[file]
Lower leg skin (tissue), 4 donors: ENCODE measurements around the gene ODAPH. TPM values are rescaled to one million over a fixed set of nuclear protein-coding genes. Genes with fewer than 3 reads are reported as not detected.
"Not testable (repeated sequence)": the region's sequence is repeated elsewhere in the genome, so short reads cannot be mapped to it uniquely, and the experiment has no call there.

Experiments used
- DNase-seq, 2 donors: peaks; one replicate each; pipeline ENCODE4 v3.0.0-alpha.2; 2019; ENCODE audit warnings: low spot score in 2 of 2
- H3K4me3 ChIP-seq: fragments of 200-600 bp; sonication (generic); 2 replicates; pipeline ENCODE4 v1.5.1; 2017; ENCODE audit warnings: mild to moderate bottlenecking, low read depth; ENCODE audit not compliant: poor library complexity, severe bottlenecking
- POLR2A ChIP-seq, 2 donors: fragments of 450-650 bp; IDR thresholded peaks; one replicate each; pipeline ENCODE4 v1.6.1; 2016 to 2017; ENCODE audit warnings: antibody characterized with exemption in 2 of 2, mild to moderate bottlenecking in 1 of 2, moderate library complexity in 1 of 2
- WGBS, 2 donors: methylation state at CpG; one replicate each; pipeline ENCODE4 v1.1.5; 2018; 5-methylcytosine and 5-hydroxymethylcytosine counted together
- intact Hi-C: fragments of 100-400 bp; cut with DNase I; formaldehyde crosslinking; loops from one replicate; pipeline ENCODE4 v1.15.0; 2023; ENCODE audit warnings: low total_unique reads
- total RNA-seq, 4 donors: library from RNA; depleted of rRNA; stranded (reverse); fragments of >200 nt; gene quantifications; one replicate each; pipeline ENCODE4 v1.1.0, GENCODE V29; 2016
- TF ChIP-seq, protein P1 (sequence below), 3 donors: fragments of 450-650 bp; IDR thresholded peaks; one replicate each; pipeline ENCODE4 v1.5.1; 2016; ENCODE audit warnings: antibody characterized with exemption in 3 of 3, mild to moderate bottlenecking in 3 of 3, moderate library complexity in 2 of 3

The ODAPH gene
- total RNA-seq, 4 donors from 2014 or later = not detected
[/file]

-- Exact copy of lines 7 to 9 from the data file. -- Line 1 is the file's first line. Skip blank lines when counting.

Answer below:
- WGBS, 2 donors: methylation state at CpG; one replicate each; pipeline ENCODE4 v1.1.5; 2018; 5-methylcytosine and 5-hydroxymethylcytosine counted together
- intact Hi-C: fragments of 100-400 bp; cut with DNase I; formaldehyde crosslinking; loops from one replicate; pipeline ENCODE4 v1.15.0; 2023; ENCODE audit warnings: low total_unique reads
- total RNA-seq, 4 donors: library from RNA; depleted of rRNA; stranded (reverse); fragments of >200 nt; gene quantifications; one replicate each; pipeline ENCODE4 v1.1.0, GENCODE V29; 2016